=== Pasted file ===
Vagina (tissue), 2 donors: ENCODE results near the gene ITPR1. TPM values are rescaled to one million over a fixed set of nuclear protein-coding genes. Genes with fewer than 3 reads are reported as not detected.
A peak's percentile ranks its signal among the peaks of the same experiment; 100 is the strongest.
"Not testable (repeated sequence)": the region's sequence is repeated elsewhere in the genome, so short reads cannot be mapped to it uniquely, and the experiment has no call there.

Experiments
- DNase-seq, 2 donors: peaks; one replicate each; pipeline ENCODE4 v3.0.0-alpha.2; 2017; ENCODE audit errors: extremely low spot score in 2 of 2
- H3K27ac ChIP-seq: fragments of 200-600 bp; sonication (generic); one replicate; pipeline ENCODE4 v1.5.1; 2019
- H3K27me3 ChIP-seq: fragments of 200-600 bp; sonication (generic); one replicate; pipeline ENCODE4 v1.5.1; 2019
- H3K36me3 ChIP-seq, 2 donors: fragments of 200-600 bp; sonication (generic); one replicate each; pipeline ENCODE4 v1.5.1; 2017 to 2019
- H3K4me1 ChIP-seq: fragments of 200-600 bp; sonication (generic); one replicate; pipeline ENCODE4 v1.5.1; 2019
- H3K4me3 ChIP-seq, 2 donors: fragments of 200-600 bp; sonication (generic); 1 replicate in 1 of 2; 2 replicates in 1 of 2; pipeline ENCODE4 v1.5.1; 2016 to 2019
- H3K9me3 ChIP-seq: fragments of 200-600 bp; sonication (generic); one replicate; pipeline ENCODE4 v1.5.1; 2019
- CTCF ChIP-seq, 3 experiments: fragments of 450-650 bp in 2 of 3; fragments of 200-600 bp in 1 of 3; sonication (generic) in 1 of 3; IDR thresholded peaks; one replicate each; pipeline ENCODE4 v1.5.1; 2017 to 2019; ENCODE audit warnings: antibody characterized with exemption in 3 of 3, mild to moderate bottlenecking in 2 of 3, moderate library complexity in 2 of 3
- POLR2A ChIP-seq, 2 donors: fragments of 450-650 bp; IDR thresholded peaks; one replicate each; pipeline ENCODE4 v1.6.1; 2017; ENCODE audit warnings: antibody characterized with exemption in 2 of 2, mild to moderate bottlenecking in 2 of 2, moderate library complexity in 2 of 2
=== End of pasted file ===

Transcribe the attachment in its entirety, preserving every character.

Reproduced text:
Vagina (tissue), 2 donors: ENCODE results near the gene ITPR1. TPM values are rescaled to one million over a fixed set of nuclear protein-coding genes. Genes with fewer than 3 reads are reported as not detected.
A peak's percentile ranks its signal among the peaks of the same experiment; 100 is the strongest.
"Not testable (repeated sequence)": the region's sequence is repeated elsewhere in the genome, so short reads cannot be mapped to it uniquely, and the experiment has no call there.

Experiments
- DNase-seq, 2 donors: peaks; one replicate each; pipeline ENCODE4 v3.0.0-alpha.2; 2017; ENCODE audit errors: extremely low spot score in 2 of 2
- H3K27ac ChIP-seq: fragments of 200-600 bp; sonication (generic); one replicate; pipeline ENCODE4 v1.5.1; 2019
- H3K27me3 ChIP-seq: fragments of 200-600 bp; sonication (generic); one replicate; pipeline ENCODE4 v1.5.1; 2019
- H3K36me3 ChIP-seq, 2 donors: fragments of 200-600 bp; sonication (generic); one replicate each; pipeline ENCODE4 v1.5.1; 2017 to 2019
- H3K4me1 ChIP-seq: fragments of 200-600 bp; sonication (generic); one replicate; pipeline ENCODE4 v1.5.1; 2019
- H3K4me3 ChIP-seq, 2 donors: fragments of 200-600 bp; sonication (generic); 1 replicate in 1 of 2; 2 replicates in 1 of 2; pipeline ENCODE4 v1.5.1; 2016 to 2019
- H3K9me3 ChIP-seq: fragments of 200-600 bp; sonication (generic); one replicate; pipeline ENCODE4 v1.5.1; 2019
- CTCF ChIP-seq, 3 experiments: fragments of 450-650 bp in 2 of 3; fragments of 200-600 bp in 1 of 3; sonication (generic) in 1 of 3; IDR thresholded peaks; one replicate each; pipeline ENCODE4 v1.5.1; 2017 to 2019; ENCODE audit warnings: antibody characterized with exemption in 3 of 3, mild to moderate bottlenecking in 2 of 3, moderate library complexity in 2 of 3
- POLR2A ChIP-seq, 2 donors: fragments of 450-650 bp; IDR thresholded peaks; one replicate each; pipeline ENCODE4 v1.6.1; 2017; ENCODE audit warnings: antibody characterized with exemption in 2 of 2, mild to moderate bottlenecking in 2 of 2, moderate library complexity in 2 of 2